RALEIGH — To help make North Carolina communities more livable for people of all ages, AARP NC awarded three “Community Challenge” grants to organizations working to expand opportunities and engagement for all residents.

A livable community is one that is safe and secure, has affordable and appropriate housing and transportation options, and offers supportive community features and services. Once in place, those resources enhance personal independence; allow residents to age in place; and foster residents’ engagement in the community’s civic, economic, and social life. Improvements in these domains make not only make places more “age-friendly,” they help improve the quality of life for all ages.

2017 Community Challenge Winners

For their work to support their communities and create change the City of Oaks Foundation in Raleigh, the Hinton Rural Life Center in Hayesville and the Orange County Department of Aging were selected for the grants, ranging from $2,500 to $10,000.  Grant recipients were selected by an AARP panel of experts in aging issues, community development, and livable communities. In general, the projects were judged on the degree to which their goals make an immediate change that can lead to longer-term impact.

AARP North Carolina Director Doug Dickerson said, “When it comes to making communities great places for all ages, AARP NC listened to the needs of community organizations that could immediately put these dollars into meaningful local impact.”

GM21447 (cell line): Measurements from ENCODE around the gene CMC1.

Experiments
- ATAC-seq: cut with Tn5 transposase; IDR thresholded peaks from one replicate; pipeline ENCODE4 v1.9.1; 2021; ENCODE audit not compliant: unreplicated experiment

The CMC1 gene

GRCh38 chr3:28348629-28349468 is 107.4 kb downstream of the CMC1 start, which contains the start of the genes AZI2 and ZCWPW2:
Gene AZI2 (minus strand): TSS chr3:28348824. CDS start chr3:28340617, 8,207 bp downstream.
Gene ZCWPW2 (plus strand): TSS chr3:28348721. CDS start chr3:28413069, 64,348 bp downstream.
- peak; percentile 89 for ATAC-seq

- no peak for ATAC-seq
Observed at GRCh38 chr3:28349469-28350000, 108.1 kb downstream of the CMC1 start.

“Every community has its own unique challenges, from rural communities that are far removed from social services such as Clay County, to urban locales like Raleigh with a burgeoning senior population wanting places to interact, these rapid action grants can be the critical spark for longer-term progress,” Dickerson said.

  • Hinton Rural Life Center President and CEO Jaqueline Gottlieb said, “The funding provided by the AARP grant will allow passionate community leaders to become certified trainers in mental health services, first aid and drug education. By building a community of trainers, our rural area will have a better chance at preserving life, preventing further harm, and promoting addiction recovery and resiliency.”
  • City of Oaks Foundation Director Chris Heagarty explains. “Our Community Challenge grant will bring together parents, grandparents, children, and grandchildren together in a beautiful public garden. Transforming a private residence into a special place for community events will bring neighbors together and create wonderful experiences and memories.”
  • Orange County Department of Aging plans on using its grant money to help improve bus travel in the northern, rural parts of the county.   Orange County Aging Transitions Administrator Mary Fraser said, “Although bus routes have been expanded within the past two years, there are currently very few bus stops with benches or shelters.  Older adult riders currently have to wait while standing up, often on uneven terrain.  The Community Challenge Award will allow the Department on Aging to purchase 15 sets of bus stop seats to be installed on routes that older adults most often use to go shopping, get to medical appointments, and to Senior Center activities.”

AARP Network of Age Friendly Communities

The most comprehensive program to make community livability for people of all ages a reality is the AARP Network of Age Friendly Communities. This ever-growing network includes more than 170 enrolled communities across more than three-dozen states, representing more than 65 million people.  In North Carolina, over 2.5 million residents now live in areas working on age-friendly designation, with the forecast expected to reach 5 million residents in the next years as counties recognize the benefits of age-friendly designation.

City of Oaks pilot to transform a private residence into a special place for community events.


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